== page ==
Brown & Little, P.L.C. » Clients, Courts » How to Explain Relapse (Or Not)

How to Explain Relapse (Or Not)

I can’t count how many times I’ve stood next to someone being sentenced for personal drug possession. Some are just unlucky, ocassional users, but many more are addicts. They’ve tried to stop using meth or heroine or whatever other drug has them in its grip, but they can’t. They have periods of sobriety. They get their lives together, only to relapse when the next big tragedy comes along. When they’re at their worst, they always seem to find themselves on the wrong side of the law.

I’ve noticed recovering addicts like to stress the importance of living one day at a time, of not letting setbacks cause them to give up and ruin all of their progress. Tomorrow’s a new day. Learn from today’s mistakes and move on. Never give up. Even the most inspirational success stories are filled with relapses. Rich addicts can check themelves into fancy rehab facilities each time they hit rock bottom. Poor addicts mostly find themselves in shackles. Getting clean is a process, and typical addicts amass drug priors before finally conquering their demons.

Priors often result in enhanced sentences. They also bother prosecutor and judges. “Your client just isn’t learning his/her lesson,” they say. Judges and prosecutors shake their heads and point out all of the chances the addict had. Everyone pretends to know how hard it is to get clean, but when it comes to sentencing, it’s always about priors. Sometimes, it makes me think about a demon most people are likely to understand a lot better.

As a society, we are hardly the pinnacle of fitness. Americans are fat, and lawyers are no exception. All of the lawyers reading this can probably name dozens of seriously overweight fellow members of the bar. Many might be prosecutors and judges. You probably know attorneys who fill their office fridges with frozen lean cuisine dinners. They read weight loss books, have gym memberships they rarely use, and jump on every new appetite suppresant that hits the market. They clearly want to lose weight, but they struggle with it. They eat salads at lunch, but they go home and devour a pint of ice cream after a tough day at work. They can’t quit eating, or they can’t commit to exercising enough. I’m sure all of you know the type. You’ve probably seen many of those who did manage to lose a lot of weight fall off the wagon and gain it all back.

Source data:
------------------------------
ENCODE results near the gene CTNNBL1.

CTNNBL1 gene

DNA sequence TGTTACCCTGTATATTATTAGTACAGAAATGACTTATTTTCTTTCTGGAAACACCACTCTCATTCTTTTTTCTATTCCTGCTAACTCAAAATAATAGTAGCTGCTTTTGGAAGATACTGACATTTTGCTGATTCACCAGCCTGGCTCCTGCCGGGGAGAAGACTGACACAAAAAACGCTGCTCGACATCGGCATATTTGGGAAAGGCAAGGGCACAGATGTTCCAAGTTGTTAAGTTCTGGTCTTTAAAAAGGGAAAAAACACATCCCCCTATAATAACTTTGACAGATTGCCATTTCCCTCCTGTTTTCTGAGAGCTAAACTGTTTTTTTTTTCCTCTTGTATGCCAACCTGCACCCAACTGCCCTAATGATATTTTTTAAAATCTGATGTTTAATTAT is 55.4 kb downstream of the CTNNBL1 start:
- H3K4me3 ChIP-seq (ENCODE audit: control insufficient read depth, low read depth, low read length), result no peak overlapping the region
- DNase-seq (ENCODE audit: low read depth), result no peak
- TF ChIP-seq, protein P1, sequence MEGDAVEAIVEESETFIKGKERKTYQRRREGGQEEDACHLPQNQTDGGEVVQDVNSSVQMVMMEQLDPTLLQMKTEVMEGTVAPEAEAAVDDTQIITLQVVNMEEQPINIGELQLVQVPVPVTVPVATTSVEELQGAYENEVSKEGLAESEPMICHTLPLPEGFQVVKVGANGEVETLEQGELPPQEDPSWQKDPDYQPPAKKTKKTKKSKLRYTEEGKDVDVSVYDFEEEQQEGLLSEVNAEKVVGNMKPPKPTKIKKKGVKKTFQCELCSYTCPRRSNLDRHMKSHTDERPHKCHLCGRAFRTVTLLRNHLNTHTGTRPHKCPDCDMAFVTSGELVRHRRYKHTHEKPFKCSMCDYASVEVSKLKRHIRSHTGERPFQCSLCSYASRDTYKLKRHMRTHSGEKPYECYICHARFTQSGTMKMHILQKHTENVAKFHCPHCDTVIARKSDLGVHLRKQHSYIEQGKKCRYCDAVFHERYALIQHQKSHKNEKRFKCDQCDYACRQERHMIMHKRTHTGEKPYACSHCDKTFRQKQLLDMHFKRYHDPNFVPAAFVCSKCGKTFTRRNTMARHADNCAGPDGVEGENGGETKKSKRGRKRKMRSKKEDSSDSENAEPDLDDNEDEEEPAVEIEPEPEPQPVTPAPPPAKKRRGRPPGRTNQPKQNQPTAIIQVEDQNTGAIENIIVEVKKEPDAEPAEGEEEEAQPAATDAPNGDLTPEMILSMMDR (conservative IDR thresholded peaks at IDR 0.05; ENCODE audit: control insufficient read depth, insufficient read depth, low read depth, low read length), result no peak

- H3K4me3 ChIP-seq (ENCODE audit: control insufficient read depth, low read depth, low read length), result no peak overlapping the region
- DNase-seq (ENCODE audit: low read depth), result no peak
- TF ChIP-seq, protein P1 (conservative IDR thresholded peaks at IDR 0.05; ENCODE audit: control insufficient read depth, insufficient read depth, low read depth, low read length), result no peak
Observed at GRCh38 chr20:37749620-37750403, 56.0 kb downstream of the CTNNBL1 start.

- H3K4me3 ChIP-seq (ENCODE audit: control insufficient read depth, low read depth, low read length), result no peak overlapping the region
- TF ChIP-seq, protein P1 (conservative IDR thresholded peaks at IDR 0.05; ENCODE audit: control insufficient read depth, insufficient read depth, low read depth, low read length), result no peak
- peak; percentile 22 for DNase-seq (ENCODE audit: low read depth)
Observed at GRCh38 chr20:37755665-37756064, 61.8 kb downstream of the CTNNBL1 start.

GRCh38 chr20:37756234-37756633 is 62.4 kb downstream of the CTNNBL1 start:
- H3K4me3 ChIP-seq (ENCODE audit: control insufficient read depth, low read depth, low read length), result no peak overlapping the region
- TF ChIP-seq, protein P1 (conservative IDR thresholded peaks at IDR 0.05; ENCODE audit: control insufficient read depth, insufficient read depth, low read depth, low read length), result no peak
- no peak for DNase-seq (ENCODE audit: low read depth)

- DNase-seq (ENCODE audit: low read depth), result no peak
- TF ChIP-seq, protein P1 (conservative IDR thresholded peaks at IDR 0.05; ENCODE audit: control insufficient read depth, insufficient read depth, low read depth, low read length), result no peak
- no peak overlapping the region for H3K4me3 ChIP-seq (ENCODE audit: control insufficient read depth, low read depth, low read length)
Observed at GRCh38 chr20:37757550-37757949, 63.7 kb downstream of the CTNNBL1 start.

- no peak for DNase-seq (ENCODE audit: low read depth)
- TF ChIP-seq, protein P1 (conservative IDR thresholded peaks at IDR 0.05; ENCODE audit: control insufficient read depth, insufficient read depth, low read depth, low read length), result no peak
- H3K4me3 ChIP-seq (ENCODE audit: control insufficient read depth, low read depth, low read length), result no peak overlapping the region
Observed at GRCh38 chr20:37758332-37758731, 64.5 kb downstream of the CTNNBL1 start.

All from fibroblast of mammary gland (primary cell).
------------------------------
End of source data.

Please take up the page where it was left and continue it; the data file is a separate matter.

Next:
There are judges and prosecutor who fit that description. In fact, some of the judges and prosecutors I see throwing priors at my clients and shaking their heads in disgust at what they apparently view as weakness fit that description to a tee. When they act like my clients could’ve just quit and callously flaunt drug priors in their face, I want to analogize relapse and the resulting priors to weight loss. I’ve never done it because I can’t seem to figure out a way to say it to them without being extremely insulting.

I think about my clients’ lives. Some were born with fetal alcohol syndrome. Maybe they were addicted to crack too. They were molested as a kid or beaten within an inch of their life by their dads every time they messed up. They turned to drugs to escape a miserable life of pain and suffering, and they got caught. They tried to stop using. They really tried. They were poor and uneducated and alone in their struggle. They got sober, but they relapsed when their mom died, they lost their house, or they found out they’d gotten hepatitis or HIV or who knows what from years of drug use.

It absolutely disgusts me when overweight prosecutors and judges act like prior drug convictions are anything other than understandable relapses, just like the ones I’m sure they’ve had. The client’s trying to break a crack addiction after a life of hell, and someone who makes a good salary and can’t quit eating donuts is throwing moments of weakness in his face?

I think it’s a good analogy. I’d love to use it, but the people who deserve to hear it would sooner have me held in contempt than take a good look at themselves and feel some empathy. It’s sad for them, but it’s sadder for my clients. If more people thought about relapse and priors as analogous to weight management, something they’re far more likely to relate to, I think I’d see a lot fewer aggravated drug sentences.

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2 Responses to "How to Explain Relapse (Or Not)"

  1. Andrew says:

    Heroine addicts are surprising considering how rare heroines are these days.

    1. Matt Brown says:

      Tough crowd. If spell-checker doesn’t underline it, its the right word.

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